Greenbrier County Commissioners Mike McClung and Lowell Rose welcomed new commission member Tammy Shifflett-Tincher at the first meeting of the year on Tuesday, with the first order of business being the nomination of commission president. McClung nominated Rose to serve in that capacity for the year to a unanimous vote.
On the agenda was a proposed tax increment financing (TIF) project plan for Greenbrier County TIF District #1 covering the City of White Sulphur Springs, as well as The Greenbrier Sporting Club Development Company.
A TIF allows a government entity to set aside new property taxes that result from development in a specified area. That revenue is then used for local infrastructure and economic development projects.
Rose said, “A TIF was put in place years ago [in District #1], with the development of the Sporting Club as the source of the funding.” During the flooding which occurred in 2016, the TIF was used to redo the crumbling sewer plant in White Sulphur Springs. “WSS was in tremendous need,” Rose said, “and now there are several possible projects still needed in the TIF area.”
“When you do a TIF,” said Rose, “the county gives up its increase in taxes in the area, and we also get to capture what the state would get, which is many, many times what we would get. We’re giving up a little bit to get a lot.”
However, with the original TIF’s authorization coming to a close, White Sulphur had voted to partner with The Greenbrier Sporting Club with its additional projects, and extend the TIF District until 2034. Some of those projects would exclusively benefit The Greenbrier, potentially calling into question their suitability. The GCC was advised to consult the West Virginia Ethics Commission on the potential that the GCC would need a contract exemption to move the project forward.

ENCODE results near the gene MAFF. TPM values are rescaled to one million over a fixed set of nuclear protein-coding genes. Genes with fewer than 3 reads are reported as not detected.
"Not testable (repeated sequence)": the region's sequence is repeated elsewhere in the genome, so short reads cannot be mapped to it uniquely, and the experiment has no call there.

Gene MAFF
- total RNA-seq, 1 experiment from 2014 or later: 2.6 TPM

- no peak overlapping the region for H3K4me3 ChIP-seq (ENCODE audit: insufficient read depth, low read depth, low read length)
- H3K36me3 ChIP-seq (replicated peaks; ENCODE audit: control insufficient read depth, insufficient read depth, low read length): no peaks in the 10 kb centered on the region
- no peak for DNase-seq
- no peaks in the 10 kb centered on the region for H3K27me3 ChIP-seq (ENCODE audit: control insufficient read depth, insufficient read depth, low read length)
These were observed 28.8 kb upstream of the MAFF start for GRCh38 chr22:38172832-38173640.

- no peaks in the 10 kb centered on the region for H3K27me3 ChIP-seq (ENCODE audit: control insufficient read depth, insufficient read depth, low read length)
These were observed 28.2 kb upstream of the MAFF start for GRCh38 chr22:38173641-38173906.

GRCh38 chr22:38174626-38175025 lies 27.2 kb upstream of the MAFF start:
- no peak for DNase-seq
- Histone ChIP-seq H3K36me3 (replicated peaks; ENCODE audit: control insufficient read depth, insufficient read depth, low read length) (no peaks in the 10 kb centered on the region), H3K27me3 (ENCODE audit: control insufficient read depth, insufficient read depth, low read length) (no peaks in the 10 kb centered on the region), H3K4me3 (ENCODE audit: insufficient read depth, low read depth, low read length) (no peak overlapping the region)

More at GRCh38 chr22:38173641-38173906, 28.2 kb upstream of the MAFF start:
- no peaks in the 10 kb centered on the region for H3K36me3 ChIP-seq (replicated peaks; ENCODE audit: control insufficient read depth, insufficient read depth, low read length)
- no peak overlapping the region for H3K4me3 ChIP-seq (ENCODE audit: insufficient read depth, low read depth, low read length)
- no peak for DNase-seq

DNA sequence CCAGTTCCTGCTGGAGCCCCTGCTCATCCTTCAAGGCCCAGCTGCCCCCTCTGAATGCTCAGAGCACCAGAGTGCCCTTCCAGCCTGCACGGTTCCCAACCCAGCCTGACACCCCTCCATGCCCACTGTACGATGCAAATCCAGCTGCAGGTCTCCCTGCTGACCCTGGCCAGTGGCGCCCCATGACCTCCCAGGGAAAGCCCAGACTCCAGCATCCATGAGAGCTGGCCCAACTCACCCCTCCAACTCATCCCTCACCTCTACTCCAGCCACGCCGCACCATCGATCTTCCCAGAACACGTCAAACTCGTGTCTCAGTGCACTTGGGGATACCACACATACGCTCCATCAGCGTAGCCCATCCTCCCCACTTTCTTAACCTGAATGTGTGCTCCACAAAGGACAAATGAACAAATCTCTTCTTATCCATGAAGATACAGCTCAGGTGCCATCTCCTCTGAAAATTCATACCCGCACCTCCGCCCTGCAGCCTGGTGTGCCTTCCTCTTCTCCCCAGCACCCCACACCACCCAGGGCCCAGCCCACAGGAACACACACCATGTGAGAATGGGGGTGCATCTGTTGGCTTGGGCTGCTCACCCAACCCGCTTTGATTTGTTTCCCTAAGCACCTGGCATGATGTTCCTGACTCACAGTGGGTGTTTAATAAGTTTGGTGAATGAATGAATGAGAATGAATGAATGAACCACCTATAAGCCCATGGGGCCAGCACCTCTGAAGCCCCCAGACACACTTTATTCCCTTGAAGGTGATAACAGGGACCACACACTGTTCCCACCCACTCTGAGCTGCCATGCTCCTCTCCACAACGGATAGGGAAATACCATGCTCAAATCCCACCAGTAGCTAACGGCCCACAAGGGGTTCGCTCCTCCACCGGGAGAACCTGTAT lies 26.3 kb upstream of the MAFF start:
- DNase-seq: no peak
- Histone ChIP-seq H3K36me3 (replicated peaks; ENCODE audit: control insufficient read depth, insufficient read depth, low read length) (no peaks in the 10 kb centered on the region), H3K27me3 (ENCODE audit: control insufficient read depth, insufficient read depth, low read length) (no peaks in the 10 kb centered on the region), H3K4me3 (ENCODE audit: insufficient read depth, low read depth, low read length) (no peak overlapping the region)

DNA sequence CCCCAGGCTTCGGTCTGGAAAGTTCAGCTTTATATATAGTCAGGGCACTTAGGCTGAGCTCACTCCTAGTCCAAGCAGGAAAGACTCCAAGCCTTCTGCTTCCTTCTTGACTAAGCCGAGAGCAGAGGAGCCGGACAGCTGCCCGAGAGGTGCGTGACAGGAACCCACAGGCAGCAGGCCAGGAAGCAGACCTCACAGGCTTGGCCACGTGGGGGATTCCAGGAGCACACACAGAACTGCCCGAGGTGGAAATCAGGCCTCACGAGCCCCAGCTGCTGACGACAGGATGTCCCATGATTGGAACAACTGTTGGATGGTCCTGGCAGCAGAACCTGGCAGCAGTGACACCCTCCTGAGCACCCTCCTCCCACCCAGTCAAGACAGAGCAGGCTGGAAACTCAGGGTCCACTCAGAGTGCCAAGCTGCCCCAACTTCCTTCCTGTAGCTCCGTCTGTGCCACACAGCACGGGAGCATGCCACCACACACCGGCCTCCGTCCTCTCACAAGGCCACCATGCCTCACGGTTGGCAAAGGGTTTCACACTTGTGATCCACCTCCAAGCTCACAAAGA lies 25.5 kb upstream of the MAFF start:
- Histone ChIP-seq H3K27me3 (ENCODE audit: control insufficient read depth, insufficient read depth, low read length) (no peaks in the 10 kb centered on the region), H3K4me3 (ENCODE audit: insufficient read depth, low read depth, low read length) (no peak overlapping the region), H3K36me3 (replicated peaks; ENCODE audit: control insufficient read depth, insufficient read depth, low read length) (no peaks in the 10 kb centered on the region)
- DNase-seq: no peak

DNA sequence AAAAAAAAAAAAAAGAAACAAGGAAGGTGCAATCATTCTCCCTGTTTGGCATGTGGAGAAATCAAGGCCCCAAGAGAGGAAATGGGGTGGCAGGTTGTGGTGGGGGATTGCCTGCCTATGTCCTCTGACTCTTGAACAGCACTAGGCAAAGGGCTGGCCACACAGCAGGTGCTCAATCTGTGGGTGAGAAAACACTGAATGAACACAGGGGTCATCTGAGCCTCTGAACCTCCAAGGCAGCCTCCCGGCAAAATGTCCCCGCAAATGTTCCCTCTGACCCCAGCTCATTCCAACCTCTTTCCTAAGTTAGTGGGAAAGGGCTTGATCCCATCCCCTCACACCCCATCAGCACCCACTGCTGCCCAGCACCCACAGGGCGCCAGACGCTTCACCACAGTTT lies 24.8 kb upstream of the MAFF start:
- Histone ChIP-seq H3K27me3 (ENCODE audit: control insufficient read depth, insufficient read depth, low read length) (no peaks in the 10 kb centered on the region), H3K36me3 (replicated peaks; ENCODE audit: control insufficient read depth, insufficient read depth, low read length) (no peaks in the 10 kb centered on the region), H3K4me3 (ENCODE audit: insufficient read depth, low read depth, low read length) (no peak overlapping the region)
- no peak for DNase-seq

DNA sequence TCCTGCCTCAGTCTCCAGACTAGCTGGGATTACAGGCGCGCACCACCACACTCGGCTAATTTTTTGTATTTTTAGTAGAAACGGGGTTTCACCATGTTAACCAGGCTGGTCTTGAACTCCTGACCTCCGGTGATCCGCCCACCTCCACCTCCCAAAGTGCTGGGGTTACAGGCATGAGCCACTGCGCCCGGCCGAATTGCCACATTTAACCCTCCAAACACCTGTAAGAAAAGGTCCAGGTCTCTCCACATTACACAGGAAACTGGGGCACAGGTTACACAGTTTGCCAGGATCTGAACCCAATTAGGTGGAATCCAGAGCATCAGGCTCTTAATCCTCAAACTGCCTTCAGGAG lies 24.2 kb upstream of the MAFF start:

Sporting Club Vice President and General Manager Larry Kline, who, in seeking the recommendation from the GCC for the exemption, said a partnership between White Sulphur and the resort would benefit the county and create jobs. According to Kline, the projects proposed by the Sporting Club fall within the TIF guidelines.
But McClung said the ethic commission had already responded, “and they said no.” Given that The Greenbrier is a private, for profit organization, TIF funds, he said, should not be used within The Greenbrier’s grounds.
McClung said could see how the initial TIF funds were used for a sewer plant, but said he was uncomfortable with using TIF funds for a new laundry or a ski facility for The Greenbrier. “It seems like a blatant conflict of interest.”
Kline responded, stating, “There is nothing nefarious here. This is a joint venture.” He cited several significant investments The Greenbrier has made in White Sulphur Springs. “This is about economic development for the area,” he said. “When you read the laws for TIF, it’s almost like these projects were made for it, all of it, for the county and on private land.”
The commission did not vote or authorize to send the requested letter to the ethics commission, but, Rose said he would schedule work session meetings to include all parties to try to get things moving along. “I want to make sure that the city of White Sulphur is covered first and foremost.” Economic development ideas will also be considered, he said. “Then we’ll see what other projects fit the mold.”